Streamers takes us into the barracks with four young soldiers fresh from basic training in Virginia as they anxiously await their orders while watching the conflict in Vietnam escalate.
Streamers premiered in 1976 as the third part of David Rabe’s Vietnam trilogy (which also includes The Basic Training of Pavlo Hummel and Sticks and Bones). David himself served with the army in Vietnam from 1965 to 1967, and out of that period came these powerful plays, each looking at different aspects of war and its aftermath, and each making use of an exceedingly dark sense of humor in depicting these events. What I find interesting is that you can’t pigeonhole David’s work as “anti-war plays.” In fact, he makes no attempt to take a position on war but instead chooses to show us what he actually saw – the relationships between the men, the atmosphere of fear – these moments are about the reality of what these young men faced rather than making an attempt to analyze the experience with the easy aid of hindsight.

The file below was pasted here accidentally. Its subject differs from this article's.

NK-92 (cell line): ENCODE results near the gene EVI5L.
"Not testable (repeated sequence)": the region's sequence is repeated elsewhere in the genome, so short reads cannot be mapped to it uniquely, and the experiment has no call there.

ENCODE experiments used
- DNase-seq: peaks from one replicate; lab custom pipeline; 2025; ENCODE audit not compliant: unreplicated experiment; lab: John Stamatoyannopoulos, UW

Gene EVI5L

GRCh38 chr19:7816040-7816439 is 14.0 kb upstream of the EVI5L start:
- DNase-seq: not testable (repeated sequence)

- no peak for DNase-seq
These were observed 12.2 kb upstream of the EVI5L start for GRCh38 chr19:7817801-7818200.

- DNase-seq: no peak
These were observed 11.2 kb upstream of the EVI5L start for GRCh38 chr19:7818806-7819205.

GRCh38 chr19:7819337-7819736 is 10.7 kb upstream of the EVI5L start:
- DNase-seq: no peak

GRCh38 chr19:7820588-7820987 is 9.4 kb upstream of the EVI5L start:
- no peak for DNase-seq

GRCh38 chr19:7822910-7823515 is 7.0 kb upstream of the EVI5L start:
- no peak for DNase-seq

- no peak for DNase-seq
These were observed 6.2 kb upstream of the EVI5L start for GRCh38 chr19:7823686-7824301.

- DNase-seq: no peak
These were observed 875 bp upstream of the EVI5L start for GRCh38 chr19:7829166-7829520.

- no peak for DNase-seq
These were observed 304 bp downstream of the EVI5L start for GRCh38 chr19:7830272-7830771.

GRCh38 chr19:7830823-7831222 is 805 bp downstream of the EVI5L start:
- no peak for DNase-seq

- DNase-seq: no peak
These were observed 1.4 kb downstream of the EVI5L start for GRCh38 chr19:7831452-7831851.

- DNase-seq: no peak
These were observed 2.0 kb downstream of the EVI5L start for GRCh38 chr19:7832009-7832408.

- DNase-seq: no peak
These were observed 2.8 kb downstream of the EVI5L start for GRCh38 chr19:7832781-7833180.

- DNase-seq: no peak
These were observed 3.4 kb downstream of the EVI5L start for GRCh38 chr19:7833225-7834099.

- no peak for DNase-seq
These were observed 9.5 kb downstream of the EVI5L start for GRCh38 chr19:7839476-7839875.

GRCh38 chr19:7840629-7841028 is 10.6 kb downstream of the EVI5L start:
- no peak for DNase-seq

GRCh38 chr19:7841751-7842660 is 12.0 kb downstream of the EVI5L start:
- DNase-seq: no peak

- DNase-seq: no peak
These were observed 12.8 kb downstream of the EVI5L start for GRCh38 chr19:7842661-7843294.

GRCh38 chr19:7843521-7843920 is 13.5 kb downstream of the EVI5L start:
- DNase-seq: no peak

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2008-2009 Season, Streamers